Tools to Study Behavior and Activity: Psychologists’ Inventions as a Component of Cultural-Historical Process

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Abstract

Specially designed cultural tools of psychologists’ and ethologists’ research activity are considered. The tools are objects stimulating a living being (an animal or a human) to unfold its behavior (activity) and, due to it, providing opportunity to study the behavior (activity). They serve as a base for psychological science and are included in systems of relationships between many people. A history of inventions of these objects (from behaviorists’ puzzle boxes, gestalt psychologists’ instruments and experimental objects designed in A.N. Leontiev’s activity approach to the newest objects) is a part of intellectual history of humankind and unfolding of its creative potential towards self-development and self-cognition. Some part of the objects become, in a transformed form, objects of mass culture (e.g. toys). These inventions by psychologists and ethologists are a component of cultural-historical process and modern humankind’s activity structures.

General Information

Keywords: tools of psychologists’ research activity, activity theory, A.N. Leontiev, invention, creativity

Journal rubric: Memorable Dates

Article type: scientific article

DOI: https://doi.org/10.17759/chp.2023190104

Received: 02.03.2023

Accepted:

For citation: Poddyakov A.N. Tools to Study Behavior and Activity: Psychologists’ Inventions as a Component of Cultural-Historical Process. Kul'turno-istoricheskaya psikhologiya = Cultural-Historical Psychology, 2023. Vol. 19, no. 1, pp. 30–34. DOI: 10.17759/chp.2023190104.

Full text

Every object made by man — from a hand tool to the modern electronic computer — embodies mankind’s historical experience and at the same time also embodies the mental aptitudes moulded in this experience. This point conies out even more clearly perhaps in language, science, and works of art.

A.N. Leontiev. The Development of Mind [7, p. 308].

Stimulus objects of experimental psychology as tools for research

In this article we will consider experimental objects created by psychologists and ethologists with a special purpose. This purpose is to stimulate, provoke another living being, possessing a psyche, to such a deployment of a certain behavior or activity, which allows the researcher to study this behavior’s or activity’s patterns and features. One can say that these objects are among the types of material tools for psychologists’ and ethologists’ research activities. A.N. Leontiev wrote: «Vygotskii isolated two principal interrelated features that must be considered basic to psychological science. These are the equipped ("instrumented") structure of human activity and its incorporation into the system of interrelationships with other people. It is these features that determine the characteristics of psychological processes in man» [6, p. 45]. There would be no exaggeration to say that psychologists’ and ethologists’ tools under consideration are a very important part of their research activity structure, serve as one of psychological science’s foundations, and are included in their system of relations with other people — fellow researchers and plenty of those who are neither psychologists nor ethologists.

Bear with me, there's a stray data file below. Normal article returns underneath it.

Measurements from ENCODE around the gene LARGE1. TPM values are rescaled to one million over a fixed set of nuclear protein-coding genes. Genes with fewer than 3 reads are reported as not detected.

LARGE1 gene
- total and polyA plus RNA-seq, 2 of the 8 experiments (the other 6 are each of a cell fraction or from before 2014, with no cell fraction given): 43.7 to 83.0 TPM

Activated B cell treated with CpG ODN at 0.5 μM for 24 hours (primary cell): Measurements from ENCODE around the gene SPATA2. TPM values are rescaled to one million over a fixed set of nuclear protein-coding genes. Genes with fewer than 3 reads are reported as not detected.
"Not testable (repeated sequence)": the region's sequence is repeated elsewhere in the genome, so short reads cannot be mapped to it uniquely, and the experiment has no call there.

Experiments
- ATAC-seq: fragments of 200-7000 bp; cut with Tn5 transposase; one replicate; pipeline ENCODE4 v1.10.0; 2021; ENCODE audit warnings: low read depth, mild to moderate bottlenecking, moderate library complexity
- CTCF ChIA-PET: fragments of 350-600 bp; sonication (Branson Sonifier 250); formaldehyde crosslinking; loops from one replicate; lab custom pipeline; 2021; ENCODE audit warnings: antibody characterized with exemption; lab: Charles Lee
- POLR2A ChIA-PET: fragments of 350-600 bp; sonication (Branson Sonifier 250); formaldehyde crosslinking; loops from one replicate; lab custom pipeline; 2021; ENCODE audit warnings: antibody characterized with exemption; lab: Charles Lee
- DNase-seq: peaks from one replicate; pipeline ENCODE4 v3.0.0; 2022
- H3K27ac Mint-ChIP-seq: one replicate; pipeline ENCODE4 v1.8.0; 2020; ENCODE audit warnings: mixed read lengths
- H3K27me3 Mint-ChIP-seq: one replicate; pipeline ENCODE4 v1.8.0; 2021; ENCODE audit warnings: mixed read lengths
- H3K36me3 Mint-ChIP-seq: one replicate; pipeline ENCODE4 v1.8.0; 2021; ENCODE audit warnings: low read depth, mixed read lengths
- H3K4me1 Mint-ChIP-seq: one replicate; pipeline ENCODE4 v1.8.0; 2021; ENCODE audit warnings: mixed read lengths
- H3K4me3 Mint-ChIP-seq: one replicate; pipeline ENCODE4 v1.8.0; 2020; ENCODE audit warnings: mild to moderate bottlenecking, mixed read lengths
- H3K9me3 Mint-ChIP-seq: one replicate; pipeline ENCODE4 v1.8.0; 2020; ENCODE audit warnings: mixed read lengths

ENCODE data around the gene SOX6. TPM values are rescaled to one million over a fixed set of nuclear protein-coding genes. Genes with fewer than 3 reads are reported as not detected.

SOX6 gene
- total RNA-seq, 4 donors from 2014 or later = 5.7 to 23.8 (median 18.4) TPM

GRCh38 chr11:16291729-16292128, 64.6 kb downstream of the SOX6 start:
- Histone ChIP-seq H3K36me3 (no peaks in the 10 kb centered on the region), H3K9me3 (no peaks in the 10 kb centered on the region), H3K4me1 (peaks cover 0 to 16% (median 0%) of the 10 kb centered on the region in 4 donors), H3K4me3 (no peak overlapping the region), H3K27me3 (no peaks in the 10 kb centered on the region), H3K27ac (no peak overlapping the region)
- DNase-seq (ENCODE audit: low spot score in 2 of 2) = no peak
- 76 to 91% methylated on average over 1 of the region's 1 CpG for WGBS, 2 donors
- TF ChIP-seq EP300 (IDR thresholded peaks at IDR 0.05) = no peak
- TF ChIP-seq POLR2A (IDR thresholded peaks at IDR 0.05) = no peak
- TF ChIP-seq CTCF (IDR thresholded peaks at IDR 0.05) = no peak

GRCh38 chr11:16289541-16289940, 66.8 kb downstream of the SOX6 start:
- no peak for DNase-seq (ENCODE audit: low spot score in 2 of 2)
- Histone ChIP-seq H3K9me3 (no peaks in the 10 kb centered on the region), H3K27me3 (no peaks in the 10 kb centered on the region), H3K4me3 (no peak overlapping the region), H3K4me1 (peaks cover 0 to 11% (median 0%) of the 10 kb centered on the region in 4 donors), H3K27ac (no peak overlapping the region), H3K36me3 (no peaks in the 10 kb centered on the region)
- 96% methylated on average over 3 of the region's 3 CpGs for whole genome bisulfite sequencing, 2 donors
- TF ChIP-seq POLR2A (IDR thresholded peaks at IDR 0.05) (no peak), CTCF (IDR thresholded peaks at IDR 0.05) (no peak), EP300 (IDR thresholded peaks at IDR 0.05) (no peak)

Hence, E.A. Klimov’s classification of tangible means, labor implements can be extended. According to him, there were the following tools of cognition (receiving, obtaining, «mining», processing of information).

«1. Devices, machines that give an image (binoculars, microscope, television system).

  1. Devices, machines that give a conventional sign, symbol, signal (voltmeter, thermometer, mnemonic scheme on the dispatcher’s control panel signal board).
  2. Devices, machines that process information (counters, electronic computing machines)» [4, p. 75].

From our point of view, it is worth adding here material instruments that stimulate another living being (human or animal) to deploy its behavior, activity, mental functioning processes and that allow studying them (collecting and processing information about them).

A.N. Leontiev in his monograph «The Development of Mind» [7] discusses the outcomes of researches when such devices were used. These are, for example, curved spades used by P.Ya. Galperin [2] during his study of the process of children’s manual tools acquisition (note that spades here have two functions — they are manual implements for a child and instruments of exploring tool activity for a psychologist), an aquarium with a cheesecloth partition to study behavior of American catfish finding the way to food in A.V. Zaporozhets’s experiment, and, certainly, the original apparatus for studying the possibilities of forming light sensivity of the palm skin. Earlier A.N. Leontiev’s work, co-authored with V.I. Asnin, presented a child’s intellectual activity research using the original variable problem box [1].

The monograph «Development of Voluntary Movements», written by A.V. Zaporozhets, who represented the activity approach and was A.N. Leontiev’s colleague and friend, also describes many experimental objects specially designed to acquaint participants of psychological experiments with the tasks important for mental development comprehension [3].

In our view, the objects specially elaborated by psychologists and ethologists to analyze behavior and activity can be interpreted in terms of B. Latour’s actor-network theory as research tools — «nonhuman actants». «I propose to call whoever and whatever is represented actant» [5, p. 143; quoted from: 12, p. 250]. The objects we are describing represent their developers — for instance, an experimental setup interacts with a participant in a psychological experiment in some way prescribed by the developer, reacting to some actions and ignoring others, etc. Consequently, in Latour’s terms, it is a nonhuman actant.

According to Latour, the research tool (experimental setup) provides «an inscription that is used as the final layer in a scientific text» [19, p. 68] — in an article, dissertation, etc. With regard to psychological researches, an experimental setup (e.g. for studying cogitation) allows the scientist to interpret what a participant does with it, which is reflected in the protocol transcripts, in terms of rational thinking norms and deviations from these norms, heuristics, algorithms, etc. [10].